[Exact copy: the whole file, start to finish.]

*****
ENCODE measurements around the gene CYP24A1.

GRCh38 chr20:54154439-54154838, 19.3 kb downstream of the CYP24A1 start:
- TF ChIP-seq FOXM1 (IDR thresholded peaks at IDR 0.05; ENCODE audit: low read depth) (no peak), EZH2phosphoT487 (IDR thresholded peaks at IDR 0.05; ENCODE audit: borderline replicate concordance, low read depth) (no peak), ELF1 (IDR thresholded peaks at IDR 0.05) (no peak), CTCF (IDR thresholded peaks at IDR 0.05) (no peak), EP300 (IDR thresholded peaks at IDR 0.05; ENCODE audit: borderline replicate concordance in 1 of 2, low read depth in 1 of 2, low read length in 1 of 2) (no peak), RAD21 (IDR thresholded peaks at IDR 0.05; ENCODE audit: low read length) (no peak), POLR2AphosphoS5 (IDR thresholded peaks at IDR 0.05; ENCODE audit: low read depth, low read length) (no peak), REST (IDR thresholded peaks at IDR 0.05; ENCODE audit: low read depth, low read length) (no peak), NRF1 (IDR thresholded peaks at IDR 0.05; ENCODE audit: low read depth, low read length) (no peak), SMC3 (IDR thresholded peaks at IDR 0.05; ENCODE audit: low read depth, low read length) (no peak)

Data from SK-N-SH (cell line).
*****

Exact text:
ENCODE measurements around the gene CYP24A1.

GRCh38 chr20:54154439-54154838, 19.3 kb downstream of the CYP24A1 start:
- TF ChIP-seq FOXM1 (IDR thresholded peaks at IDR 0.05; ENCODE audit: low read depth) (no peak), EZH2phosphoT487 (IDR thresholded peaks at IDR 0.05; ENCODE audit: borderline replicate concordance, low read depth) (no peak), ELF1 (IDR thresholded peaks at IDR 0.05) (no peak), CTCF (IDR thresholded peaks at IDR 0.05) (no peak), EP300 (IDR thresholded peaks at IDR 0.05; ENCODE audit: borderline replicate concordance in 1 of 2, low read depth in 1 of 2, low read length in 1 of 2) (no peak), RAD21 (IDR thresholded peaks at IDR 0.05; ENCODE audit: low read length) (no peak), POLR2AphosphoS5 (IDR thresholded peaks at IDR 0.05; ENCODE audit: low read depth, low read length) (no peak), REST (IDR thresholded peaks at IDR 0.05; ENCODE audit: low read depth, low read length) (no peak), NRF1 (IDR thresholded peaks at IDR 0.05; ENCODE audit: low read depth, low read length) (no peak), SMC3 (IDR thresholded peaks at IDR 0.05; ENCODE audit: low read depth, low read length) (no peak)

Data from SK-N-SH (cell line).